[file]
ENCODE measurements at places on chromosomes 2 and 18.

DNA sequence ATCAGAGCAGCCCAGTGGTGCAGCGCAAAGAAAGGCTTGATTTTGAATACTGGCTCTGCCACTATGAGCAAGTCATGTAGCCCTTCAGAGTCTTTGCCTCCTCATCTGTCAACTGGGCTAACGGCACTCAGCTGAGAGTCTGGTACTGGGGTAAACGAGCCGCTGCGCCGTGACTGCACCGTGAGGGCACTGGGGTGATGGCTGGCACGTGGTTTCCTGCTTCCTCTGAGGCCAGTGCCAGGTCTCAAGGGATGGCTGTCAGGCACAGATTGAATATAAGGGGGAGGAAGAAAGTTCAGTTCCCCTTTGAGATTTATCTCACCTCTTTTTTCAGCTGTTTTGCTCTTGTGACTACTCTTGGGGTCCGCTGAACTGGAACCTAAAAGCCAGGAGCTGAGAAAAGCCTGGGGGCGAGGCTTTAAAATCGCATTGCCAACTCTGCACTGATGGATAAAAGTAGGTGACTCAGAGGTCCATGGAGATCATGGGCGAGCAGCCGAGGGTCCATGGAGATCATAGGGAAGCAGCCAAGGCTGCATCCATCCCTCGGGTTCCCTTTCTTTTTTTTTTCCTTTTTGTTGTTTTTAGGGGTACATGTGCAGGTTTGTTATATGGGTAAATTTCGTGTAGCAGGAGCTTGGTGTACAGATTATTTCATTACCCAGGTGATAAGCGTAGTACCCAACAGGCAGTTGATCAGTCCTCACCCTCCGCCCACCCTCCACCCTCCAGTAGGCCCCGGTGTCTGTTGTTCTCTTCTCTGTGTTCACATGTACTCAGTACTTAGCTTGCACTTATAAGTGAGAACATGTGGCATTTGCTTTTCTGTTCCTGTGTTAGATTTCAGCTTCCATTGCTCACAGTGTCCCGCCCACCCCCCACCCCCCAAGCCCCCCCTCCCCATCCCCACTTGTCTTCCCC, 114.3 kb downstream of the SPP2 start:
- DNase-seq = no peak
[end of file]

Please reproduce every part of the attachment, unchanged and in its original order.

ENCODE measurements at places on chromosomes 2 and 18.

DNA sequence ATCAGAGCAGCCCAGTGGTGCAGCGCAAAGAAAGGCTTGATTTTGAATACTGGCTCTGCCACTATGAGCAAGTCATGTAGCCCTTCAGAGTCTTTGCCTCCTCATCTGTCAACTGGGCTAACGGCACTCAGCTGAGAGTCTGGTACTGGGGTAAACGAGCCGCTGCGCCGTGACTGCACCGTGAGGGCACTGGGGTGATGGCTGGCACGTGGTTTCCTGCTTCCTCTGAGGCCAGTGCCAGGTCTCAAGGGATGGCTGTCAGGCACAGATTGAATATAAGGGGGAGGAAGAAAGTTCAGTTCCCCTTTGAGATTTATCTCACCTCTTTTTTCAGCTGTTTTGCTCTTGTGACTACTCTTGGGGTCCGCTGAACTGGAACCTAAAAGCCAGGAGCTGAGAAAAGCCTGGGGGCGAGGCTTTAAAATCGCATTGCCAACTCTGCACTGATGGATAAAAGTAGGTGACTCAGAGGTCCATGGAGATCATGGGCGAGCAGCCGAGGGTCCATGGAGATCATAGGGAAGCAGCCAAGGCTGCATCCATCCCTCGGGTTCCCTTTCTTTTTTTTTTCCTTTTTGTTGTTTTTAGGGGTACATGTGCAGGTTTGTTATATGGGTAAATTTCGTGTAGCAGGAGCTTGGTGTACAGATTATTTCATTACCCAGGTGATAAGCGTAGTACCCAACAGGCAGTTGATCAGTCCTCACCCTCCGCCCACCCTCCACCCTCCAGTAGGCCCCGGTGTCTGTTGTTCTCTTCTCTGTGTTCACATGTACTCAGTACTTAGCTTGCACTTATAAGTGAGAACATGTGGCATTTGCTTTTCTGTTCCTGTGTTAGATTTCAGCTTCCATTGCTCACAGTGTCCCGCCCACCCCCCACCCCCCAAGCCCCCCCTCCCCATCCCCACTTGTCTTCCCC, 114.3 kb downstream of the SPP2 start:
- DNase-seq = no peak